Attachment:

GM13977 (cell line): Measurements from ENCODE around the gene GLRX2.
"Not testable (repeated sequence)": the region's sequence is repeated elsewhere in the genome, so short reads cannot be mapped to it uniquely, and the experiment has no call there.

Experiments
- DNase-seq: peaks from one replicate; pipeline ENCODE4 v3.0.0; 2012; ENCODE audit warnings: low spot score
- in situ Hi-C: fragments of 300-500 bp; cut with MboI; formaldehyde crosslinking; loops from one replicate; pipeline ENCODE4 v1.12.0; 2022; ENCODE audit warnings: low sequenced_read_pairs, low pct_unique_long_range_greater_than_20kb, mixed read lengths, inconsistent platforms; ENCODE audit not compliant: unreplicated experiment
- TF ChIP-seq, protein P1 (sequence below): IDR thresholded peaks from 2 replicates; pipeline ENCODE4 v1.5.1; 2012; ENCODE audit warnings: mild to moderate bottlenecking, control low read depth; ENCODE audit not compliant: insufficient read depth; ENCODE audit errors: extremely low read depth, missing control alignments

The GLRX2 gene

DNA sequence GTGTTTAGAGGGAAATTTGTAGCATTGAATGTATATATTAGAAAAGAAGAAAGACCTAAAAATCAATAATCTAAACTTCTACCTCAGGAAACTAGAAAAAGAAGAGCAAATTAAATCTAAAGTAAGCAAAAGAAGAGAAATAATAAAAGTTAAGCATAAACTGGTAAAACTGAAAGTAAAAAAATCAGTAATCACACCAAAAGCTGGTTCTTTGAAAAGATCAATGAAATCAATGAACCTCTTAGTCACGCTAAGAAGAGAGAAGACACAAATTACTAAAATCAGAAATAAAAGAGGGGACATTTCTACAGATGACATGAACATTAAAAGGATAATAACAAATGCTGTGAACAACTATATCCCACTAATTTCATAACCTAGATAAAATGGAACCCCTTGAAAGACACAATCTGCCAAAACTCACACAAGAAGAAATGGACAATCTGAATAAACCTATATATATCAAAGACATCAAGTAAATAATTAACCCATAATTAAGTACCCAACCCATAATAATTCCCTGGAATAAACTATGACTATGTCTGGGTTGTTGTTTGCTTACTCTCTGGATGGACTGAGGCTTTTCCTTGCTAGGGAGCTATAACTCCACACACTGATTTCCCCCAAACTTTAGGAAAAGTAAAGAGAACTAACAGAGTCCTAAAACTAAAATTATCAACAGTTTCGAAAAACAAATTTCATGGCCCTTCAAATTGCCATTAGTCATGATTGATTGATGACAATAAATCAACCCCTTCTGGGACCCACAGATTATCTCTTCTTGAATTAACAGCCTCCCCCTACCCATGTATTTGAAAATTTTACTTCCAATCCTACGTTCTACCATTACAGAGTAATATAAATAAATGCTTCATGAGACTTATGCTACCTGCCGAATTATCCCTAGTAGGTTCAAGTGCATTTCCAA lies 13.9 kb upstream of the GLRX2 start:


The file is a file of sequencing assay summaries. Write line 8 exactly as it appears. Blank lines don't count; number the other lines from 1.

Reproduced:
DNA sequence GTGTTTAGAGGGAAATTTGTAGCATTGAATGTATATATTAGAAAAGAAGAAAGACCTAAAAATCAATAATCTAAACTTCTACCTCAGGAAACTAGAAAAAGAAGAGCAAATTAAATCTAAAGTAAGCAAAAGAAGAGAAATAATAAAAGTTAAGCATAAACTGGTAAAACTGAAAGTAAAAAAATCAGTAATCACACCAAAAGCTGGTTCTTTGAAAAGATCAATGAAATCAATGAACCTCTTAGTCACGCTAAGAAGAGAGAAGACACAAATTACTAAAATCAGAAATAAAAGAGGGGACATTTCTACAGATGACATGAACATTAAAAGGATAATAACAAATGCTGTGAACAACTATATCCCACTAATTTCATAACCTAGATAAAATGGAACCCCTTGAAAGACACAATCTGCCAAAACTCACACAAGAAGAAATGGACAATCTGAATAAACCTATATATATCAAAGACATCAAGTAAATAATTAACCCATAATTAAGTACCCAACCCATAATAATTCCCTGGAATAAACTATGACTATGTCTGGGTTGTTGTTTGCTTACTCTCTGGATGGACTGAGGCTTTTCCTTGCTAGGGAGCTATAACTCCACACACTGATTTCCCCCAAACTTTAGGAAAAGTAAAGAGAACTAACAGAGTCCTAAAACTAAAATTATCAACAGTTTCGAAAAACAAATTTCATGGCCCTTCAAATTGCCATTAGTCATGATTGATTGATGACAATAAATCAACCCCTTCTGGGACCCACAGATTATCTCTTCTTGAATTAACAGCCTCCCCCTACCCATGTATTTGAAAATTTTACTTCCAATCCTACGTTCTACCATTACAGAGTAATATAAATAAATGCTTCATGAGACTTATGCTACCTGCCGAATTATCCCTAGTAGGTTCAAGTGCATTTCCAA lies 13.9 kb upstream of the GLRX2 start: